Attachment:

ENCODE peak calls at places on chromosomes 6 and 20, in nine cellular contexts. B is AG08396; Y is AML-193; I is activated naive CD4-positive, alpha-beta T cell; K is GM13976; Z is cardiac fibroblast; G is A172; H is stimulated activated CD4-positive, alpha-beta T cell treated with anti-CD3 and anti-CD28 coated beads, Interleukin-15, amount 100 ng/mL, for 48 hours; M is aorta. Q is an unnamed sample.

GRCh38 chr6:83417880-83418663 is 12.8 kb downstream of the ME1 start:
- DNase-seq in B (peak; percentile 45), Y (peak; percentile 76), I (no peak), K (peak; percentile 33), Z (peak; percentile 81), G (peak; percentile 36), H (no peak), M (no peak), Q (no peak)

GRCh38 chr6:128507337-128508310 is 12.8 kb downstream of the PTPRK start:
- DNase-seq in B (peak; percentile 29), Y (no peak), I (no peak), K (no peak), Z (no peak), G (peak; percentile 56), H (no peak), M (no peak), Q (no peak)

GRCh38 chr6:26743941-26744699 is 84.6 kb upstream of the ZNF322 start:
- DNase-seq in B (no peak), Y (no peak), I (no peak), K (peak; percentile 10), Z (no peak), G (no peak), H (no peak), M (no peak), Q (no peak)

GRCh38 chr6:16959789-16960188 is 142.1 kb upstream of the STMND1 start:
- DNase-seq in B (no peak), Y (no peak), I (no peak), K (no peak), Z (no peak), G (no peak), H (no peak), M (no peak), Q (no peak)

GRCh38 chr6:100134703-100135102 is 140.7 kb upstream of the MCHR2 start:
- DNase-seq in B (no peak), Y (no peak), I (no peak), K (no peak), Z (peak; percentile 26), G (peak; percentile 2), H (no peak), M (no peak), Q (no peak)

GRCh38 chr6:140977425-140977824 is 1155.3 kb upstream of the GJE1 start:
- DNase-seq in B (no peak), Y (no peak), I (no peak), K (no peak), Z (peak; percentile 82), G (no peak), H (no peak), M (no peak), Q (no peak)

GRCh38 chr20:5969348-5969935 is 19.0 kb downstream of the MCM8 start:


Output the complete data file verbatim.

ENCODE peak calls at places on chromosomes 6 and 20, in nine cellular contexts. B is AG08396; Y is AML-193; I is activated naive CD4-positive, alpha-beta T cell; K is GM13976; Z is cardiac fibroblast; G is A172; H is stimulated activated CD4-positive, alpha-beta T cell treated with anti-CD3 and anti-CD28 coated beads, Interleukin-15, amount 100 ng/mL, for 48 hours; M is aorta. Q is an unnamed sample.

GRCh38 chr6:83417880-83418663 is 12.8 kb downstream of the ME1 start:
- DNase-seq in B (peak; percentile 45), Y (peak; percentile 76), I (no peak), K (peak; percentile 33), Z (peak; percentile 81), G (peak; percentile 36), H (no peak), M (no peak), Q (no peak)

GRCh38 chr6:128507337-128508310 is 12.8 kb downstream of the PTPRK start:
- DNase-seq in B (peak; percentile 29), Y (no peak), I (no peak), K (no peak), Z (no peak), G (peak; percentile 56), H (no peak), M (no peak), Q (no peak)

GRCh38 chr6:26743941-26744699 is 84.6 kb upstream of the ZNF322 start:
- DNase-seq in B (no peak), Y (no peak), I (no peak), K (peak; percentile 10), Z (no peak), G (no peak), H (no peak), M (no peak), Q (no peak)

GRCh38 chr6:16959789-16960188 is 142.1 kb upstream of the STMND1 start:
- DNase-seq in B (no peak), Y (no peak), I (no peak), K (no peak), Z (no peak), G (no peak), H (no peak), M (no peak), Q (no peak)

GRCh38 chr6:100134703-100135102 is 140.7 kb upstream of the MCHR2 start:
- DNase-seq in B (no peak), Y (no peak), I (no peak), K (no peak), Z (peak; percentile 26), G (peak; percentile 2), H (no peak), M (no peak), Q (no peak)

GRCh38 chr6:140977425-140977824 is 1155.3 kb upstream of the GJE1 start:
- DNase-seq in B (no peak), Y (no peak), I (no peak), K (no peak), Z (peak; percentile 82), G (no peak), H (no peak), M (no peak), Q (no peak)

GRCh38 chr20:5969348-5969935 is 19.0 kb downstream of the MCM8 start: